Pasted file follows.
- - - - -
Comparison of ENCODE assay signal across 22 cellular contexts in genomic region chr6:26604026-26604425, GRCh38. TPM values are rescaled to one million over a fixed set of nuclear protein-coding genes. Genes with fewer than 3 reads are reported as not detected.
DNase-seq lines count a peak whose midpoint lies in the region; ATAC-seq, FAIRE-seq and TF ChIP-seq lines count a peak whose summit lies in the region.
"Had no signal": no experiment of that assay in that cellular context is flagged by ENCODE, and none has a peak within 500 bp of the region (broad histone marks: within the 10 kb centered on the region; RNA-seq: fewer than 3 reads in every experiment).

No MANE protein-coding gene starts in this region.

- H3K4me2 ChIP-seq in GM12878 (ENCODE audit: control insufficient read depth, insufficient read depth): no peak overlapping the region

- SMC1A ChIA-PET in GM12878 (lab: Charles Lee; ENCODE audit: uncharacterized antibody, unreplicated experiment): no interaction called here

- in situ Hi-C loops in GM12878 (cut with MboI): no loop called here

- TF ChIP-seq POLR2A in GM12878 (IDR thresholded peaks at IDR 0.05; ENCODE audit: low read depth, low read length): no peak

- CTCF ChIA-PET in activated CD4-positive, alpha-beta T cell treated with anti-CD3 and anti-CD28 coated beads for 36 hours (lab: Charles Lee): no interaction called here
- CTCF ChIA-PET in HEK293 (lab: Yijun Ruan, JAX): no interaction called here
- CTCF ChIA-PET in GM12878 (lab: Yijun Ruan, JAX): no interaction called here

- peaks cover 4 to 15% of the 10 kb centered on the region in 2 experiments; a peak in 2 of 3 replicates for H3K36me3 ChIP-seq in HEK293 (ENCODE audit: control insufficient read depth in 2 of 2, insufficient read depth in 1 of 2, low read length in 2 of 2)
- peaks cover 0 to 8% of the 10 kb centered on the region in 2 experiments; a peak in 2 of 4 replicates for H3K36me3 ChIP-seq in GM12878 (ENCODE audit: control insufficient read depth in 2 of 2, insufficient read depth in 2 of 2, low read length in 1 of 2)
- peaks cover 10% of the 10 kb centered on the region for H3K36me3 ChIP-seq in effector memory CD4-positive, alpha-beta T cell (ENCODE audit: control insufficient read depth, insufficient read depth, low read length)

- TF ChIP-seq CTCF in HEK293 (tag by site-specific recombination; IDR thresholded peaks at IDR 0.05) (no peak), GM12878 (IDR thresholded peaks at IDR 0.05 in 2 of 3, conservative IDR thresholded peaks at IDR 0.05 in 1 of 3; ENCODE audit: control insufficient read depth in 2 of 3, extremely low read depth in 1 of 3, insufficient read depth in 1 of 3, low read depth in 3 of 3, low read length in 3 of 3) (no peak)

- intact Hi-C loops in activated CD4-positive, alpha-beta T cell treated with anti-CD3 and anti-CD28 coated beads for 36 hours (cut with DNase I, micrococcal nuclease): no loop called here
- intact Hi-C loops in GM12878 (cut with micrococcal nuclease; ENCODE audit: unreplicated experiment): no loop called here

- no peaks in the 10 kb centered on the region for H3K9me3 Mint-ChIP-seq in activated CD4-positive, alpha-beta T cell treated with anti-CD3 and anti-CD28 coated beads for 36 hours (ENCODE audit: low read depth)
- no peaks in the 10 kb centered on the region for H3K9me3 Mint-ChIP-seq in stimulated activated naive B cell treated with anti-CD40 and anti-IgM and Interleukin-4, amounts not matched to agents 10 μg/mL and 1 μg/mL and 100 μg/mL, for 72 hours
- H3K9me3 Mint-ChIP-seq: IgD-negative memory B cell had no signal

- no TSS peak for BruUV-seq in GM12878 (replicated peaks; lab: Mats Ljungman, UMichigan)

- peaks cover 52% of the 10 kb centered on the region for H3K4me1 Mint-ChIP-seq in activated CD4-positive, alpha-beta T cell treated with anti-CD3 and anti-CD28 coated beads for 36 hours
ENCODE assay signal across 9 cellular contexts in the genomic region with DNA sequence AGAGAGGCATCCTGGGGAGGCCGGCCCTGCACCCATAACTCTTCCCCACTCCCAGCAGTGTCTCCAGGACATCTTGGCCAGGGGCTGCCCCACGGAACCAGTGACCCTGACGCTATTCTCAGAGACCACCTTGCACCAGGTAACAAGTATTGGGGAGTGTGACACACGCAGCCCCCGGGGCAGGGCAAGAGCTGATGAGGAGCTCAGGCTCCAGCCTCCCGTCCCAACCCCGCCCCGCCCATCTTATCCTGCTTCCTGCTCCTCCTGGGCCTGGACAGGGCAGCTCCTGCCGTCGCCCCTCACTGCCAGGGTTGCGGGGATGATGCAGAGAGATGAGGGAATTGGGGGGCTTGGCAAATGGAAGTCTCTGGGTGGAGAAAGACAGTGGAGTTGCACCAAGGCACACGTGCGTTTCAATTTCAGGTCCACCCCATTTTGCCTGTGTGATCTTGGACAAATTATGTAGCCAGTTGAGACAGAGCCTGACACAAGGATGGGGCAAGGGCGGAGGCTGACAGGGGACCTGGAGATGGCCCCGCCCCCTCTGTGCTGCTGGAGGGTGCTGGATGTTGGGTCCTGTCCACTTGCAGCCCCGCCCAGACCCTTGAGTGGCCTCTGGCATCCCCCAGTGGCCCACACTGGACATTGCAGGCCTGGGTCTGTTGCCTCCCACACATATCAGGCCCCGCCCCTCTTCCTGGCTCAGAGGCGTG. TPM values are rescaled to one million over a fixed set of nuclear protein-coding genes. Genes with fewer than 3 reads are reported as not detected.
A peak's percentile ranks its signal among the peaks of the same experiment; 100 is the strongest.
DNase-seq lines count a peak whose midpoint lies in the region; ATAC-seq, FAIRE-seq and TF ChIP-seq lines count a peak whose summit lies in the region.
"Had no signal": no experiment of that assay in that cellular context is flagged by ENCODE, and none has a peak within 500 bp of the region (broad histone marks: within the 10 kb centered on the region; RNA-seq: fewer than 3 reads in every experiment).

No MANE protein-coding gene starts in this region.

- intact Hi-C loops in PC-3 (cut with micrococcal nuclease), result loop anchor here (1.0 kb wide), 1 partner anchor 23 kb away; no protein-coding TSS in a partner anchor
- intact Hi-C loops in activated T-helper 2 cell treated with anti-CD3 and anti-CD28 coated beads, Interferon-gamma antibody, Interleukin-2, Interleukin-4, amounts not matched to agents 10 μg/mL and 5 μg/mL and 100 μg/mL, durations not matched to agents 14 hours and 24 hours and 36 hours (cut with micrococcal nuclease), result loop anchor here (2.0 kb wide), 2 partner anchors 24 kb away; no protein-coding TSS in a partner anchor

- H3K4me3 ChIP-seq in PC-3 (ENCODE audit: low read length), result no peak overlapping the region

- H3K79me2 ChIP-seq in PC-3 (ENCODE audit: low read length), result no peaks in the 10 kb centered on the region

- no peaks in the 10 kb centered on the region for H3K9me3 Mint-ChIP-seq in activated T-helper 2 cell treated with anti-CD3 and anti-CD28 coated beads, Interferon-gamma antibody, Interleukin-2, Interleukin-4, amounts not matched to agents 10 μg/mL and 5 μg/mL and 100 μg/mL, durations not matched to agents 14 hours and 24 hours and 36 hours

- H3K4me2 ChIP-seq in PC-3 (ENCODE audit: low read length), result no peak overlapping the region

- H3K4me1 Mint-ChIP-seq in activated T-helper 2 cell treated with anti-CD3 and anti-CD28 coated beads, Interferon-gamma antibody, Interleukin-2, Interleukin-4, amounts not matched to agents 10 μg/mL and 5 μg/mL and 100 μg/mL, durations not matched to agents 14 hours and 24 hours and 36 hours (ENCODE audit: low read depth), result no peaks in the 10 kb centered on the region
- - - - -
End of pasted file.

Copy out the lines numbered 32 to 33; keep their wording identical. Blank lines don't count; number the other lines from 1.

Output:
- no peaks in the 10 kb centered on the region for H3K9me3 Mint-ChIP-seq in activated T-helper 2 cell treated with anti-CD3 and anti-CD28 coated beads, Interferon-gamma antibody, Interleukin-2, Interleukin-4, amounts not matched to agents 10 μg/mL and 5 μg/mL and 100 μg/mL, durations not matched to agents 14 hours and 24 hours and 36 hours

- H3K4me2 ChIP-seq in PC-3 (ENCODE audit: low read length), result no peak overlapping the region